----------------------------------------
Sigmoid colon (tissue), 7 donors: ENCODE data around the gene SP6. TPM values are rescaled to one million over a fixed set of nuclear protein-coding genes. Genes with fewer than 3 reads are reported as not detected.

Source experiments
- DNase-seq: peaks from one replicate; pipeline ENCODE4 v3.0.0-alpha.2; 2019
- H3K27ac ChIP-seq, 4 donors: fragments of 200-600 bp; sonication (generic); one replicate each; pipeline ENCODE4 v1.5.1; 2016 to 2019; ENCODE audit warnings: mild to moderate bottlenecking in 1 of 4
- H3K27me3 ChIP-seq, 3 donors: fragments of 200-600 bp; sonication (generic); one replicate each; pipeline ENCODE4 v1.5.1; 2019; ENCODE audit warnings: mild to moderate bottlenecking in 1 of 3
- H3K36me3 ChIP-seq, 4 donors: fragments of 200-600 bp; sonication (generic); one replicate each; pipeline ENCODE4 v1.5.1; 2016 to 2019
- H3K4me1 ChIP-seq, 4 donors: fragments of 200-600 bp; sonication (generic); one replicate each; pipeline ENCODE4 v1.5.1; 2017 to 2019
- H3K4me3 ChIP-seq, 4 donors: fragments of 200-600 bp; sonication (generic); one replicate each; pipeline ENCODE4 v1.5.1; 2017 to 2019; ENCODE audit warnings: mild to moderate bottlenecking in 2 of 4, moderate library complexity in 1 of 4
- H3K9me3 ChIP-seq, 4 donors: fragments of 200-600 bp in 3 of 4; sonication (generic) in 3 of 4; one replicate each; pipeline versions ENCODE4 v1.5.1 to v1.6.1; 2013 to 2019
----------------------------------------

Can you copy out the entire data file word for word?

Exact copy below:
Sigmoid colon (tissue), 7 donors: ENCODE data around the gene SP6. TPM values are rescaled to one million over a fixed set of nuclear protein-coding genes. Genes with fewer than 3 reads are reported as not detected.

Source experiments
- DNase-seq: peaks from one replicate; pipeline ENCODE4 v3.0.0-alpha.2; 2019
- H3K27ac ChIP-seq, 4 donors: fragments of 200-600 bp; sonication (generic); one replicate each; pipeline ENCODE4 v1.5.1; 2016 to 2019; ENCODE audit warnings: mild to moderate bottlenecking in 1 of 4
- H3K27me3 ChIP-seq, 3 donors: fragments of 200-600 bp; sonication (generic); one replicate each; pipeline ENCODE4 v1.5.1; 2019; ENCODE audit warnings: mild to moderate bottlenecking in 1 of 3
- H3K36me3 ChIP-seq, 4 donors: fragments of 200-600 bp; sonication (generic); one replicate each; pipeline ENCODE4 v1.5.1; 2016 to 2019
- H3K4me1 ChIP-seq, 4 donors: fragments of 200-600 bp; sonication (generic); one replicate each; pipeline ENCODE4 v1.5.1; 2017 to 2019
- H3K4me3 ChIP-seq, 4 donors: fragments of 200-600 bp; sonication (generic); one replicate each; pipeline ENCODE4 v1.5.1; 2017 to 2019; ENCODE audit warnings: mild to moderate bottlenecking in 2 of 4, moderate library complexity in 1 of 4
- H3K9me3 ChIP-seq, 4 donors: fragments of 200-600 bp in 3 of 4; sonication (generic) in 3 of 4; one replicate each; pipeline versions ENCODE4 v1.5.1 to v1.6.1; 2013 to 2019